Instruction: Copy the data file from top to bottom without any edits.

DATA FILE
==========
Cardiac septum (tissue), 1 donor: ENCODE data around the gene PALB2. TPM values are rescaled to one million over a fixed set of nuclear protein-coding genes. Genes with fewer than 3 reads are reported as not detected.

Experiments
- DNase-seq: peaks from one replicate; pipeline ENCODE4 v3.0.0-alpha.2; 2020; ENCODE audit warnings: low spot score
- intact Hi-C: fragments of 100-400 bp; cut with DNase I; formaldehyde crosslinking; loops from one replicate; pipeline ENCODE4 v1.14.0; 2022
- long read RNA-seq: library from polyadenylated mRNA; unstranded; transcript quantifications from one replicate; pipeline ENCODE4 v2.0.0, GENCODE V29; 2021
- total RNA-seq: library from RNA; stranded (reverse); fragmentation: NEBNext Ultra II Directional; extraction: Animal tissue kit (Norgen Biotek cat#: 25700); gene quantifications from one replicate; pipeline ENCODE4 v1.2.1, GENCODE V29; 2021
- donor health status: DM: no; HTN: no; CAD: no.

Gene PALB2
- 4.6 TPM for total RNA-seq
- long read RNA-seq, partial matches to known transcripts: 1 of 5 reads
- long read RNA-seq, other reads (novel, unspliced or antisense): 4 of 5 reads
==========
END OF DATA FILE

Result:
Cardiac septum (tissue), 1 donor: ENCODE data around the gene PALB2. TPM values are rescaled to one million over a fixed set of nuclear protein-coding genes. Genes with fewer than 3 reads are reported as not detected.

Experiments
- DNase-seq: peaks from one replicate; pipeline ENCODE4 v3.0.0-alpha.2; 2020; ENCODE audit warnings: low spot score
- intact Hi-C: fragments of 100-400 bp; cut with DNase I; formaldehyde crosslinking; loops from one replicate; pipeline ENCODE4 v1.14.0; 2022
- long read RNA-seq: library from polyadenylated mRNA; unstranded; transcript quantifications from one replicate; pipeline ENCODE4 v2.0.0, GENCODE V29; 2021
- total RNA-seq: library from RNA; stranded (reverse); fragmentation: NEBNext Ultra II Directional; extraction: Animal tissue kit (Norgen Biotek cat#: 25700); gene quantifications from one replicate; pipeline ENCODE4 v1.2.1, GENCODE V29; 2021
- donor health status: DM: no; HTN: no; CAD: no.

Gene PALB2
- 4.6 TPM for total RNA-seq
- long read RNA-seq, partial matches to known transcripts: 1 of 5 reads
- long read RNA-seq, other reads (novel, unspliced or antisense): 4 of 5 reads